glory. No; we find the same spirit to the end, upAnd turn, to tread His way.

checked by the mortification to which it was repeat

edly subjected. At the age of forty-three, referring SPENCER WALLACE CONE.

to his History, he quotes with approbation the saying of Boileau, “the misfortune of a book is not the being

ill spoke of, but the not being spoken of at all." DAVID HUME.

What is this but the sentiment of intense vanity, which NO. 11.

will rather be blamed and abused, than not enjoy

notoriety? His biographer, referring to this period, BY THE REV. JOHN G. LORIMER, GLASGOW,

confesses that he was greedy of fame, “and what

would have been to others pre-eminent success, ap3.1, Another leading feature in Hume's character, pears to have in his eyes scarcely risen above failure." more prominent than those which have been noticed, Hence he was continually inquiring of his bookseller was his vanity. A philosopher might be supposed about sales of his books, and seems never to have been to be superior to its temptations—it is often associated satisfied, though the prosperity was far beyond what with the weak and the vulgar-but it was quite a their intrinsic value or the safety of society warrantei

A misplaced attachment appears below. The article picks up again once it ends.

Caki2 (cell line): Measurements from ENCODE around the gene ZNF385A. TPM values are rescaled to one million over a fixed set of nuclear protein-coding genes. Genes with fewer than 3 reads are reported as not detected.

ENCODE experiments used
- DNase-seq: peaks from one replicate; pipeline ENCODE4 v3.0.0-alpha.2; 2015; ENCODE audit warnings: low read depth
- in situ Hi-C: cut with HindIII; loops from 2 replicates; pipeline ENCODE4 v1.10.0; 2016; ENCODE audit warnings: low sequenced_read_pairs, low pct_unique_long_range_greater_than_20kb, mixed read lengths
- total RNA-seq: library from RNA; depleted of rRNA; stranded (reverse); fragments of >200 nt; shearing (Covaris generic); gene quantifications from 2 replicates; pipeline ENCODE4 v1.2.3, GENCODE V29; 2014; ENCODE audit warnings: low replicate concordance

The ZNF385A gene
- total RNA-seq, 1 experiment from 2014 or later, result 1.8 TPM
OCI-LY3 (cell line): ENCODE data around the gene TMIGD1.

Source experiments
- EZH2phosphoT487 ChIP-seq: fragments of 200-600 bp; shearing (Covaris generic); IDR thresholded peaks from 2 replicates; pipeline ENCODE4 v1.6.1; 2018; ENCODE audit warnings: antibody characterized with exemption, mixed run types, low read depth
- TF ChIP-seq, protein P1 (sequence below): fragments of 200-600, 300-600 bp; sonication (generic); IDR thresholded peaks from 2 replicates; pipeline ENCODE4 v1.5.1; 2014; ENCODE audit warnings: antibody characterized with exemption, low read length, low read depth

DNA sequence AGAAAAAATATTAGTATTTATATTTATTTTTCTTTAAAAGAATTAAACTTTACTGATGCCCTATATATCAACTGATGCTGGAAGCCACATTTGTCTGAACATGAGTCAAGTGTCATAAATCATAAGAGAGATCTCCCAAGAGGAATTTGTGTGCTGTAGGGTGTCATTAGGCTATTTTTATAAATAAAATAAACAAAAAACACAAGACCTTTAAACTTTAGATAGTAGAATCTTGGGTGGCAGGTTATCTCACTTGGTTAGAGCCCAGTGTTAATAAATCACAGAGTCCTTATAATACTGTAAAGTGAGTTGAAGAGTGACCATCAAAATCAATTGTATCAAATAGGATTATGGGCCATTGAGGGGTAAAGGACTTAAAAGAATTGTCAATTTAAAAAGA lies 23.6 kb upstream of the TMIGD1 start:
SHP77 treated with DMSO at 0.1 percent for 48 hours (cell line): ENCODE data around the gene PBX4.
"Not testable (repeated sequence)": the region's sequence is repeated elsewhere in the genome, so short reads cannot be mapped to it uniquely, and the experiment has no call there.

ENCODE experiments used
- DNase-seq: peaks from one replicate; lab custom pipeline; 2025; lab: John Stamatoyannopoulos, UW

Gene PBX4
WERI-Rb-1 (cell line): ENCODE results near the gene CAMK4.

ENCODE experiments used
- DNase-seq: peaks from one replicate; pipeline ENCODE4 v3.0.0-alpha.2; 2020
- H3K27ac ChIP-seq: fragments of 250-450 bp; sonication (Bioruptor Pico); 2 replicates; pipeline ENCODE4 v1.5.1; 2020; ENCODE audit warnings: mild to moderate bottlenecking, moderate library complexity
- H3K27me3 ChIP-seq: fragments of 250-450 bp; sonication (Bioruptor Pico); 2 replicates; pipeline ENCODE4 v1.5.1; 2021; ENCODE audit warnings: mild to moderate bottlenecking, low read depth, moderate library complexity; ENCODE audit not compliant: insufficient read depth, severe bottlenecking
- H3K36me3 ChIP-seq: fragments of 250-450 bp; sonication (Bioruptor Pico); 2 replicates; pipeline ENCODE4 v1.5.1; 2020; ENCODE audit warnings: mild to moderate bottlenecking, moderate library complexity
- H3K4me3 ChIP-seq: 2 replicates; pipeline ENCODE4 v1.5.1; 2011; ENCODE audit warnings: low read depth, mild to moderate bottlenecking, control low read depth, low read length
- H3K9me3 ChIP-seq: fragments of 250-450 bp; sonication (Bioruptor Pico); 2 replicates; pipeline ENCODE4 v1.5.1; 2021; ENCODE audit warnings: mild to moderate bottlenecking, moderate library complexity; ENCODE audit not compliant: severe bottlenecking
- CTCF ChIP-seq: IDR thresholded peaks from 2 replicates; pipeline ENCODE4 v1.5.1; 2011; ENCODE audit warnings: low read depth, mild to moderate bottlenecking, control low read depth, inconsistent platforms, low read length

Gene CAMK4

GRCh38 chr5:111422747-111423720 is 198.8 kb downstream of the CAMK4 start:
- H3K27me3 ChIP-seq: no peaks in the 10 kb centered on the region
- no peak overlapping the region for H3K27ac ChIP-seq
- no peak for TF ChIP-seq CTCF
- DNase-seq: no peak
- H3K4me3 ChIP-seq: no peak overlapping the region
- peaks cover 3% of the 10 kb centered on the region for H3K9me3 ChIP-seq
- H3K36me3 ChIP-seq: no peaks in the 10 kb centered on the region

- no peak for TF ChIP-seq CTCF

ruling principle with Hume, nay, it was the parent Under the moral government of God, the proper of much of his philosophy. Though the vanity con- restraint on, and punishment for, vain-glorious 22), nected with family is one of the weakest of vanities, bition, are failure in notoriety, with obscurity and against which philosophy has often powerfully direc- neglect. This, accordingly, was the discipline meted ted its shafts, yet our philosopher was far from insen- out to Hume; but he does not seem to have been sible to its charms. He defended the love of family de- aware of it--at least it did him no good. Very diffe- } scent in his own case by the example of Europe, and rent ought to have been the result. of the “Treatise had no hesitation in filling up gaps in the succession on on Human Nature," his first production, he himself